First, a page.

Johnson & Johnson defends talc bankruptcy strategy that cancer prosecutors call ‘corrupt’

Feb 14 (Reuters) – Johnson & Johnson (JNJ.N) Its subsidiary was attacked in court Monday for trying to use the bankruptcy process to resolve tens of thousands of allegations that baby powder and other talc-based products caused cancer.

The subsidiary, LTL Management, is fighting to stay in bankruptcy, arguing that this is the best way to reach a “fair, effective and consensual solution” to more than 38,000 claims alleging that J&J’s talc-based products have caused cancer, including mesothelioma. J&J assures that consumer talc products are safe.

J&J used a legal maneuver known as “Texas Two Steps,” which allows companies to separate valuable assets from liabilities through a so-called split merger.

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Lawyers representing cancer patients say the bankruptcy case is intended to delay and frustrate lawsuits that would have gone to jury trial directly against J&J.

“This case is corrupt at its core,” Jeffrey Jonas, an attorney for one of the plaintiffs’ panels, said during opening arguments Monday.

Robert Westhoff, president of LTL Management, testified that it would be impossible to refer all cases to trial. Before the formation of the LTL, Wuesthoff said, J&J had completed about 10 talc trials per year.

He added that most cancer plaintiffs would be better off settling their claims in a bankruptcy settlement rather than hoping to join the “chosen few” who won “lottery-sized prizes” in jury trials.

As Reuters reported, J&J secretly launched “Project Plato” last year to shift liability from its pending talc lawsuits to the newly formed subsidiary, which was then set to go bankrupt.

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If J&J gets approval in bankruptcy court, such a strategy, though rarely used, could be more widely adopted by larger companies facing liability, according to the plaintiffs’ attorneys at talc, as well as some legal experts.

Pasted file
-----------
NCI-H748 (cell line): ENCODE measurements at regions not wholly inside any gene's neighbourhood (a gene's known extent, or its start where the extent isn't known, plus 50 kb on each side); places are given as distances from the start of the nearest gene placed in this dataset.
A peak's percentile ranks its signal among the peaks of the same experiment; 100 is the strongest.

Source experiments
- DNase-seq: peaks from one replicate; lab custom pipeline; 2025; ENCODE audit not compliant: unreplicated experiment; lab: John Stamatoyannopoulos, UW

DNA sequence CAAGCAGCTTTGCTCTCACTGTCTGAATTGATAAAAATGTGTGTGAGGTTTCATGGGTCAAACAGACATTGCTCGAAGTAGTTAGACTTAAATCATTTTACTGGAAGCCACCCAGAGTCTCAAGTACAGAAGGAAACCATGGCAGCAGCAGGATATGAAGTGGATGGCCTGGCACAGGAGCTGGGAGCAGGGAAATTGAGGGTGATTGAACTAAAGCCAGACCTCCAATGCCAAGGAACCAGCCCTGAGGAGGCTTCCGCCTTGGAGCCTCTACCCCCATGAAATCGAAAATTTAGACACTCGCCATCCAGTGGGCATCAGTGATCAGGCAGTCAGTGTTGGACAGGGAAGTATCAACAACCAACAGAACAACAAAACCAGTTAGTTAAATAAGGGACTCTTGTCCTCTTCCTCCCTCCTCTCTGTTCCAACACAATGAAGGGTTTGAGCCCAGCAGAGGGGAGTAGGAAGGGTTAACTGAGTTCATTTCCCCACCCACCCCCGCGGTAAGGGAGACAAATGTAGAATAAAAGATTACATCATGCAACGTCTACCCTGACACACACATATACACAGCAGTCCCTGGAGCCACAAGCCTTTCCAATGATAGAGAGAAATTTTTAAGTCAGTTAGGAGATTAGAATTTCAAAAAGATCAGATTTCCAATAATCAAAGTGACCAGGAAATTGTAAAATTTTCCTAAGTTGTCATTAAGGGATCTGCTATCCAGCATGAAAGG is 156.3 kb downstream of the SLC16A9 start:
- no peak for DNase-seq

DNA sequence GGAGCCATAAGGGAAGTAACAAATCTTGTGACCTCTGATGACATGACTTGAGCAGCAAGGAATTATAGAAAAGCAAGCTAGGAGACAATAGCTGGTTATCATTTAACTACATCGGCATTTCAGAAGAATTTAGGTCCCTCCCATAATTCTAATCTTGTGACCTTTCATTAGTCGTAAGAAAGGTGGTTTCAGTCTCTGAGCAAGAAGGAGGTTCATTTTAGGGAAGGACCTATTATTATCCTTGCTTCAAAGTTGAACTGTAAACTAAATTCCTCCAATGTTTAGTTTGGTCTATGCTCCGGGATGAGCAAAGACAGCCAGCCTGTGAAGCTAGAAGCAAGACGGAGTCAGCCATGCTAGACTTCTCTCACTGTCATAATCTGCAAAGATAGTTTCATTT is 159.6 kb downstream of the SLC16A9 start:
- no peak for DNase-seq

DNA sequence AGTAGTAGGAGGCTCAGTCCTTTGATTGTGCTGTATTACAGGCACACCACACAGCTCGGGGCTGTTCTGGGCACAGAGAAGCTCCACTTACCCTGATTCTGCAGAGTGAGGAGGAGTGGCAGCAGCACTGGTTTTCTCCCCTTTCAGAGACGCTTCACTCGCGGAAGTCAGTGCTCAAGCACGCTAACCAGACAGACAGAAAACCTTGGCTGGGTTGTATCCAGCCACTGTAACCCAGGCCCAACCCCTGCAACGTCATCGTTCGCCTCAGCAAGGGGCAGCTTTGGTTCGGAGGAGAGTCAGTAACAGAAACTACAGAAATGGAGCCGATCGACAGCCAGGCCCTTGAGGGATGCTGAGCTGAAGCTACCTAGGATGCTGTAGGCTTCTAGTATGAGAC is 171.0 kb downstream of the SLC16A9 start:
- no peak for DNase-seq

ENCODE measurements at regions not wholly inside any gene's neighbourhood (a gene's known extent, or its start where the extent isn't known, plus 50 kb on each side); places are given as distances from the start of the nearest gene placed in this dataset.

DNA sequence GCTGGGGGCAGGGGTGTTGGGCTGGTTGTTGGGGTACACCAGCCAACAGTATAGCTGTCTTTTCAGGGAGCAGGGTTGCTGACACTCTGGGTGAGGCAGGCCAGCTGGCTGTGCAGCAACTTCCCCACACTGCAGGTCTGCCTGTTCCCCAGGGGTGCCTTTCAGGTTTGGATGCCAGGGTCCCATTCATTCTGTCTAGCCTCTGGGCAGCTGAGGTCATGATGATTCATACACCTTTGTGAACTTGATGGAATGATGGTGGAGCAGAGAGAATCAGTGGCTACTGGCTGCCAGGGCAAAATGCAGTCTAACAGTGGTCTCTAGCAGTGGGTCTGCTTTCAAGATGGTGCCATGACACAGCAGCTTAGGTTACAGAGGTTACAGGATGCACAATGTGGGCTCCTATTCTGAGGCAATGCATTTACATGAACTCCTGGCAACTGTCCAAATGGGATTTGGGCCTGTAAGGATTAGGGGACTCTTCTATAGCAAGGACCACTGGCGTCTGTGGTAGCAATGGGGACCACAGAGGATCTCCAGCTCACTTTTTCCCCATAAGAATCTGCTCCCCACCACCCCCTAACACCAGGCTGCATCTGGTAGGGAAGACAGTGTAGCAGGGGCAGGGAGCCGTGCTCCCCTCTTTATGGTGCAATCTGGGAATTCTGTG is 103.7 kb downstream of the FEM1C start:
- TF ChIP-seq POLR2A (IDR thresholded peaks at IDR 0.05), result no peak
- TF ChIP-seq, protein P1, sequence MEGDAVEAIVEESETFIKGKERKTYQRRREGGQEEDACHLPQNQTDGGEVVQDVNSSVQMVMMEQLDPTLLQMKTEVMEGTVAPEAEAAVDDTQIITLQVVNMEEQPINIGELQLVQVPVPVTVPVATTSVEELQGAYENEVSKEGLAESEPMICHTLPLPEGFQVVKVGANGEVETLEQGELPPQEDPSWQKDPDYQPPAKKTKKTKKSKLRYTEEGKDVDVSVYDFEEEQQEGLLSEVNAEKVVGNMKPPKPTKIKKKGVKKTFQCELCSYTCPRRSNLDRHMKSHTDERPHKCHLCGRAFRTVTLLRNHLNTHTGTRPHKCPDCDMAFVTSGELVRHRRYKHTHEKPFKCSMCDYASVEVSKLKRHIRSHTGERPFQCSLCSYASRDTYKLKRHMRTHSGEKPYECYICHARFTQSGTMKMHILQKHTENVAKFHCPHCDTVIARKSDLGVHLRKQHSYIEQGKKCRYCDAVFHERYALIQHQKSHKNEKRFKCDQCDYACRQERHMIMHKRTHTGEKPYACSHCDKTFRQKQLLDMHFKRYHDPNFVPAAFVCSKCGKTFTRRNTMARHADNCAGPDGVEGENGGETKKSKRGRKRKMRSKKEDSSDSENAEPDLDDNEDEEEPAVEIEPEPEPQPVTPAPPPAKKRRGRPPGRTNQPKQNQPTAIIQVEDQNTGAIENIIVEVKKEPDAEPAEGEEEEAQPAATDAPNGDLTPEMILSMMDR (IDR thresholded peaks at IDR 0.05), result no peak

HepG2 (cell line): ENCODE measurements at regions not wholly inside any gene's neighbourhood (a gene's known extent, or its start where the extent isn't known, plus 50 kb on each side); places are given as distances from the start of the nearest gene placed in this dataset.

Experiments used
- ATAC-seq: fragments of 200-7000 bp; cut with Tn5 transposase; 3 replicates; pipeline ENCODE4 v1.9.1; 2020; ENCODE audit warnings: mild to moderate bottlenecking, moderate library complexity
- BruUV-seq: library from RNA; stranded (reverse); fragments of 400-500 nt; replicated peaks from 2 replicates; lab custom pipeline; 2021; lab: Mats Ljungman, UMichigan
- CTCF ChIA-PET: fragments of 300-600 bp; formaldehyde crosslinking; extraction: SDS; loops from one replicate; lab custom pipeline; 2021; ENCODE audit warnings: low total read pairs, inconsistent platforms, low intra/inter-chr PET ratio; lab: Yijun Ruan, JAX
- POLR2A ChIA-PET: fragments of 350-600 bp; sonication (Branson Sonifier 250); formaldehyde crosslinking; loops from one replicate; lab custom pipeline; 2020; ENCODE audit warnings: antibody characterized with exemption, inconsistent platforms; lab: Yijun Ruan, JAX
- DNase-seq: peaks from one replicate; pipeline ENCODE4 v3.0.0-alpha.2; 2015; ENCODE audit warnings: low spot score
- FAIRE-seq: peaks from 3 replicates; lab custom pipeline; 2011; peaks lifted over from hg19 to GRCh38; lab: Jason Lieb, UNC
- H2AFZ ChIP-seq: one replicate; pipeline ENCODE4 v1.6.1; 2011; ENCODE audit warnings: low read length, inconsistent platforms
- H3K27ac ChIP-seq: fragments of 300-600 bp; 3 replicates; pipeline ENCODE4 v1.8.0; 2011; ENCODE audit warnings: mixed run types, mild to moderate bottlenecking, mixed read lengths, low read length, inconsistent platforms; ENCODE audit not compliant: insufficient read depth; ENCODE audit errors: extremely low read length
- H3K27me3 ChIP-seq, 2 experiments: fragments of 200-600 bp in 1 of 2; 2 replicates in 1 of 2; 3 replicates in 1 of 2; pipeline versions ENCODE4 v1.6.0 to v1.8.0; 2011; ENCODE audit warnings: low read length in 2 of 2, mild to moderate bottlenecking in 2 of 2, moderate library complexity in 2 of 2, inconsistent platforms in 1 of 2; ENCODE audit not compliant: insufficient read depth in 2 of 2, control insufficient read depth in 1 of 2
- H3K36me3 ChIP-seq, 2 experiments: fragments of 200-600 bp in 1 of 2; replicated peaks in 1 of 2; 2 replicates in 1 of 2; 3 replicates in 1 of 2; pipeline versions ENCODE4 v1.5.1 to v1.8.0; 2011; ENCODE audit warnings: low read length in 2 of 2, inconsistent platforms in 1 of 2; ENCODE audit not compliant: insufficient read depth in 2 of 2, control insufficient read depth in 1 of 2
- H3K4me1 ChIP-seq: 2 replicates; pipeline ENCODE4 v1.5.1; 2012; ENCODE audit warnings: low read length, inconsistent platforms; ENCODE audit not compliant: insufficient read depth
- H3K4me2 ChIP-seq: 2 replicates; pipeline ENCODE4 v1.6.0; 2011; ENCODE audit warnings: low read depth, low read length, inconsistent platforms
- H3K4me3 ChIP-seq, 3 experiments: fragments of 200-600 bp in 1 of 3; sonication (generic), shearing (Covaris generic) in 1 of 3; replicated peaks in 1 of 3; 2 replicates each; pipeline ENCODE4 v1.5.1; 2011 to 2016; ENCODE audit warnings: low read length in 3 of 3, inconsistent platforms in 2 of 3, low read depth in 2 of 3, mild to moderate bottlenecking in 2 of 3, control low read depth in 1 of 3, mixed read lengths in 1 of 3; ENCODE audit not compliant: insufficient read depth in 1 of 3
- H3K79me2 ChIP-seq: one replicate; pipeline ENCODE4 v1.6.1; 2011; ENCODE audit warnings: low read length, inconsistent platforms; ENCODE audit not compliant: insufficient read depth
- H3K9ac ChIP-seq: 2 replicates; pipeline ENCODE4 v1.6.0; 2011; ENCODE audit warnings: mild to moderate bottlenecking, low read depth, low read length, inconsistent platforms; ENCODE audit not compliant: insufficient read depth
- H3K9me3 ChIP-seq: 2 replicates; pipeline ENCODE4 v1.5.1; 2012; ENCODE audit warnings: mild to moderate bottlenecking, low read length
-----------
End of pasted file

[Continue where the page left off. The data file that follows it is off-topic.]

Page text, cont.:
House Democratic lawmakers in July 2021 proposed a bill that would block the maneuvering.

U.S. Bankruptcy Judge Michael Kaplan in New Jersey has scheduled a five-day trial to consider an effort by panels representing plaintiffs to dismiss the bankruptcy case. Kaplan said he plans to rule before the end of the month.

no ‘financial crisis’

Lawyers for the plaintiffs argue that allowing LTL bankruptcy proceedings to continue would put an unfair limit on the payment at the $2 billion that J&J proposed making available to people who have been harmed.

Brian Glaser, an attorney representing the mesothelioma claimants, said Monday that J&J settled 6,846 of those cases for $966 million before deciding to pay those legal risks to LTL.

Glaser said that if J&J reached similar settlements in all of the 38,000 talc cases pending against it, the company would have about $5.5 billion in liability, which would not cause “financial hardship” for a company of the size of J&J.

“Just because J&J is rich and fears reputational damage doesn’t give it the right to opt out of the jury system,” Glaser said.

J&J shares closed 1.3% lower at $165.60.

Talc lawsuits are on hold while J&J, which has a market capitalization of more than $446 billion, awaits the outcome of LTL’s bankruptcy proceedings.

A 2018 Reuters investigation found that J&J has known for decades that trace amounts of asbestos, which is linked to mesothelioma, are lurking in baby powder and other cosmetic talcum products.

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The company stopped selling baby powder in the US and Canada in May 2020, due in part to what it called “misinformation” and “unfounded claims” about the talc-based product.

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Reporting by Dietrich Knuth; Additional reporting by Tom Hales in Wilmington, Del. Editing by Bill Bercrot and Stephen Coates

Our criteria: Thomson Reuters Trust Principles.

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